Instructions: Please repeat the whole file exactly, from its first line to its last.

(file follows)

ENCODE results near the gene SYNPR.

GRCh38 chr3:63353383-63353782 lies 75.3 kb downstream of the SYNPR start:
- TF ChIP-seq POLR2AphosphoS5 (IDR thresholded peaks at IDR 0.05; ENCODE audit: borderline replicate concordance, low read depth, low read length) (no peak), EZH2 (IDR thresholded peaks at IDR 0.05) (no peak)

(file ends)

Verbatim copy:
ENCODE results near the gene SYNPR.

GRCh38 chr3:63353383-63353782 lies 75.3 kb downstream of the SYNPR start:
- TF ChIP-seq POLR2AphosphoS5 (IDR thresholded peaks at IDR 0.05; ENCODE audit: borderline replicate concordance, low read depth, low read length) (no peak), EZH2 (IDR thresholded peaks at IDR 0.05) (no peak)